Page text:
The increased use of fireplaces and wood-burning stoves by Greeks anxious to cut down on the rising cost of heating their homes has led to significantly higher levels of atmospheric pollution that comprise a public health risk, according to the results of a new study by Thessaloniki’s Aristototle University.
Scientists from the university’s departments of environmental and chemical engineering found that the cost to public health of the increase in the use of solid fuels in 2012 compared to 2011 amounted to 40 million euros for Thessaloniki alone.
Based on samples taken from the air in 30 homes, the study showed that the use of a fire or wood stove for just two or three hours led to a significant increase in the concentration of atmospheric pollution particles. On average, scientists put the concentration of PM2.5 particles at 50 micrograms per cubic meter and that of larger PM10 particles at 90 mcg per cubic meter (compared to the EU maximum safe levels of 20 mcg/m3 and 40 mcg/m3 respectively).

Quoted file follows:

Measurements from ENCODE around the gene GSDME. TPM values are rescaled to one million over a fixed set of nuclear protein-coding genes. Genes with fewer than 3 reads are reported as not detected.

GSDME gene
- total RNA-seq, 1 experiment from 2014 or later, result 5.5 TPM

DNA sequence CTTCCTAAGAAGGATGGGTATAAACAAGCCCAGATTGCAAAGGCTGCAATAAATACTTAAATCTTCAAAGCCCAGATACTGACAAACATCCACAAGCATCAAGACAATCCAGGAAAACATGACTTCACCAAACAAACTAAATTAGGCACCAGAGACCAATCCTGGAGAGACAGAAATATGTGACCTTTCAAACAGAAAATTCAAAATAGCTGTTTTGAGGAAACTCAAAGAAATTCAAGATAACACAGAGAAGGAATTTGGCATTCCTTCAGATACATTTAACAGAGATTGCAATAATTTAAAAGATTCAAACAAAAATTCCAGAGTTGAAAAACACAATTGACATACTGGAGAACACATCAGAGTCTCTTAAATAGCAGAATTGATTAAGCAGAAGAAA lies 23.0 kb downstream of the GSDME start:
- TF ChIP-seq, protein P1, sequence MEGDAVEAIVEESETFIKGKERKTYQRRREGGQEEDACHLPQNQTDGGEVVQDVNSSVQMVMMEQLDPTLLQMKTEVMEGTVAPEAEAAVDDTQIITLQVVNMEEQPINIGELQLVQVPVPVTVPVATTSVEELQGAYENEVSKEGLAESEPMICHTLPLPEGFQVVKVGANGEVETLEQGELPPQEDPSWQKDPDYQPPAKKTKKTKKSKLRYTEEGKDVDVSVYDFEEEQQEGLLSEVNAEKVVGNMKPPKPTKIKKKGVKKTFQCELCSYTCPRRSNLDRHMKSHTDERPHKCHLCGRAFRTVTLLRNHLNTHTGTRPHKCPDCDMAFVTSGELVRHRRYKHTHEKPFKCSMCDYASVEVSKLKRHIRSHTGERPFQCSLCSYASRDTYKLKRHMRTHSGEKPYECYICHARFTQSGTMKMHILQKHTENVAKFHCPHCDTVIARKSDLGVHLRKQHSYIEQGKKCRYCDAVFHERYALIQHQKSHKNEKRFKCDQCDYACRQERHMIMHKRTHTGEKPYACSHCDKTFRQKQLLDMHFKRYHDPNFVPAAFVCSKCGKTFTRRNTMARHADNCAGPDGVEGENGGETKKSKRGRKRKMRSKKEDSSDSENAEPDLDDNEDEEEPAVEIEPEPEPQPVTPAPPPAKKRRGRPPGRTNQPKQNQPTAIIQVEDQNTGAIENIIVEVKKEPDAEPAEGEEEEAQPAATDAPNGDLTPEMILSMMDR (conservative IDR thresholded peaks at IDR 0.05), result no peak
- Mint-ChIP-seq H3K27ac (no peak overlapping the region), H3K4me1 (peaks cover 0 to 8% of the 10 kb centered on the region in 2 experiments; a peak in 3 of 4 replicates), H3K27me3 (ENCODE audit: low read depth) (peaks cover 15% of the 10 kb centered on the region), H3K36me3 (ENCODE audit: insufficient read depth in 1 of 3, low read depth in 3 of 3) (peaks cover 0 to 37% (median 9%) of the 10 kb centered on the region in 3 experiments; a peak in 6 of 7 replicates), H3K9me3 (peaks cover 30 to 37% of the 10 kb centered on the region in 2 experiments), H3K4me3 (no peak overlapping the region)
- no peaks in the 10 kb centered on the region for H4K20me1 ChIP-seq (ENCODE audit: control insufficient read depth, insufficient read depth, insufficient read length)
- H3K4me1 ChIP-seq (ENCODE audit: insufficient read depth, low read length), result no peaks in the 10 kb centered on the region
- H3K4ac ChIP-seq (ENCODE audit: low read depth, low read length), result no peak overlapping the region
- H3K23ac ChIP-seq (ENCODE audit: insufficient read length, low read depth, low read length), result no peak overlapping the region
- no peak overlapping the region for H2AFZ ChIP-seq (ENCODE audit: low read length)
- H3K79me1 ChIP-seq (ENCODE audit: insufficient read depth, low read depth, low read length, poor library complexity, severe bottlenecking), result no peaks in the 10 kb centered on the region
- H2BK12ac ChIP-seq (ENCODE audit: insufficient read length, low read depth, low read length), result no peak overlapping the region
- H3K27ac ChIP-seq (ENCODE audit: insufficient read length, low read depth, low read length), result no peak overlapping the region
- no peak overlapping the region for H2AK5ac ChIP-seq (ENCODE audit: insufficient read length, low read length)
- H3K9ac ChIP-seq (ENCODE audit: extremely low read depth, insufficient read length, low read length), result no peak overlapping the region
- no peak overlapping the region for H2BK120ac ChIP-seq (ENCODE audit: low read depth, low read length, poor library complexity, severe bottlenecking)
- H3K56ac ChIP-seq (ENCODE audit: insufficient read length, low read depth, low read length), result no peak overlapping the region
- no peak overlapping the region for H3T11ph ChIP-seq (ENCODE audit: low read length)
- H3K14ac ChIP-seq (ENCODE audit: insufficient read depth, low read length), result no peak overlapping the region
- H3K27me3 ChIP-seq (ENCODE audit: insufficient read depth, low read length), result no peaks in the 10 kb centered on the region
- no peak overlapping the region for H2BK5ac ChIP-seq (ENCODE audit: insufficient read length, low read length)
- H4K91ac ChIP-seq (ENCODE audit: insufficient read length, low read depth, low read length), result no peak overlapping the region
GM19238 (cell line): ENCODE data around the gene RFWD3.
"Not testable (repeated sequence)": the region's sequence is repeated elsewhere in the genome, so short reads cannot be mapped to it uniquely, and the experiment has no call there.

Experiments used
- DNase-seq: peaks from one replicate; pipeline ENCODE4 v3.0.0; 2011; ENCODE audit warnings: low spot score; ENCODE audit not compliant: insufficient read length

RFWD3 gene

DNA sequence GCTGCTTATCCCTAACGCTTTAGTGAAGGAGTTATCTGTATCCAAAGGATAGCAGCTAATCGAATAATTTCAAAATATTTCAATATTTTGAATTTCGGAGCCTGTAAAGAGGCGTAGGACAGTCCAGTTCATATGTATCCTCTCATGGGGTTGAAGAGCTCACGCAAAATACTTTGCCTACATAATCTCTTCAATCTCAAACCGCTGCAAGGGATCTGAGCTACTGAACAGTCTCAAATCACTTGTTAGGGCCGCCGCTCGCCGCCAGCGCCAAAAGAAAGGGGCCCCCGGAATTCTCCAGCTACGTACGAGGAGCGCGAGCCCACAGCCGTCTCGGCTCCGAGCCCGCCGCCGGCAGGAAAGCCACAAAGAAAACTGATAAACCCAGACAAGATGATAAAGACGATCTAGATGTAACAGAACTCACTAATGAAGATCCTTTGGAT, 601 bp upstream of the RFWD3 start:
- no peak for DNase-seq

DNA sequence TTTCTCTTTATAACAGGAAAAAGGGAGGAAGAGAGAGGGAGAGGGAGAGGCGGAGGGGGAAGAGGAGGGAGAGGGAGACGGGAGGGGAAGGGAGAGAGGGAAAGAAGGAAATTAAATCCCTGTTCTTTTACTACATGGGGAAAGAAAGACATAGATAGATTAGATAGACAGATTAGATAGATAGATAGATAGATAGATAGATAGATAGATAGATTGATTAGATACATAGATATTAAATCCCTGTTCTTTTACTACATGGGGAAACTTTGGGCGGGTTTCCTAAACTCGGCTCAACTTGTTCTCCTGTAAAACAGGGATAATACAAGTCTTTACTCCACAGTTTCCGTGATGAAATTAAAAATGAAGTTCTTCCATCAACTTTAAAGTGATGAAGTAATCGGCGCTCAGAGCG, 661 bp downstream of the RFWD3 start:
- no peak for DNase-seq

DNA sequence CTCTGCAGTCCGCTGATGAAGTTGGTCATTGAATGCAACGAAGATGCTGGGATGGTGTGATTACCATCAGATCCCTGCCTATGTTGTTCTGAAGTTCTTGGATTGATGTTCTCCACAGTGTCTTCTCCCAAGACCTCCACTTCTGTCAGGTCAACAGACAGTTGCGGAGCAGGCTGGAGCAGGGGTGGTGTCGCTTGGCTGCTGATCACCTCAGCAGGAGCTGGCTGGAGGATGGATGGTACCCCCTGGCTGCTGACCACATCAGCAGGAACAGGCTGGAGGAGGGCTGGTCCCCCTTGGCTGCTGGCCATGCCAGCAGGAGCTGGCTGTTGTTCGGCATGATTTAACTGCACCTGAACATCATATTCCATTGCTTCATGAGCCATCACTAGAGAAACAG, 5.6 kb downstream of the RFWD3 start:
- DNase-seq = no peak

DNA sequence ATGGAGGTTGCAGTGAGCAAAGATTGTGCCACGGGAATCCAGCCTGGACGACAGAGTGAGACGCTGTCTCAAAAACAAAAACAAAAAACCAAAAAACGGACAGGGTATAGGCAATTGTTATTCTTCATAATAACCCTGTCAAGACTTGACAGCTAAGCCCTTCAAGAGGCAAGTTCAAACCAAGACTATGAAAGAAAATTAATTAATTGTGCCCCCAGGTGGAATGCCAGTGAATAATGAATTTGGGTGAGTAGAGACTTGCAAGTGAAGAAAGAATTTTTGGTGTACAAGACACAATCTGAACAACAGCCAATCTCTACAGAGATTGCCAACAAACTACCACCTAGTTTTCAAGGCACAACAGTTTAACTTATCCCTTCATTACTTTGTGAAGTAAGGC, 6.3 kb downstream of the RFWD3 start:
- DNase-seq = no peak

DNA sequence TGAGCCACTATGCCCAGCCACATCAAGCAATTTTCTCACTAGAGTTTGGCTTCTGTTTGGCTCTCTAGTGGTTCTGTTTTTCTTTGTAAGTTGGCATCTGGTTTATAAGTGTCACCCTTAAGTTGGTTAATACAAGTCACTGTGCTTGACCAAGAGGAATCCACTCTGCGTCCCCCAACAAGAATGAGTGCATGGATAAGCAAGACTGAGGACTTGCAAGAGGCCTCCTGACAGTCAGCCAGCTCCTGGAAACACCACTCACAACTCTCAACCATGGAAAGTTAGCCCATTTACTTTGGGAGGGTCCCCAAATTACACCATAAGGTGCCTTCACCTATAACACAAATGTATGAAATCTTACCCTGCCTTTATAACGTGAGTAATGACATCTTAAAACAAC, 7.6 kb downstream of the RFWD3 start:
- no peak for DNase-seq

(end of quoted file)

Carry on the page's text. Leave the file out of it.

Scientists expressed particular concern about the increased level of smaller air pollution particles as they can penetrate further into the lungs and affect blood circulation. “If we also consider that many people use chemicals when burning wood, we are talking about a crime in the home that is to our own detriment and that of our children,” said Dimosthenis Sariyiannis, associate professor at Aristotle University.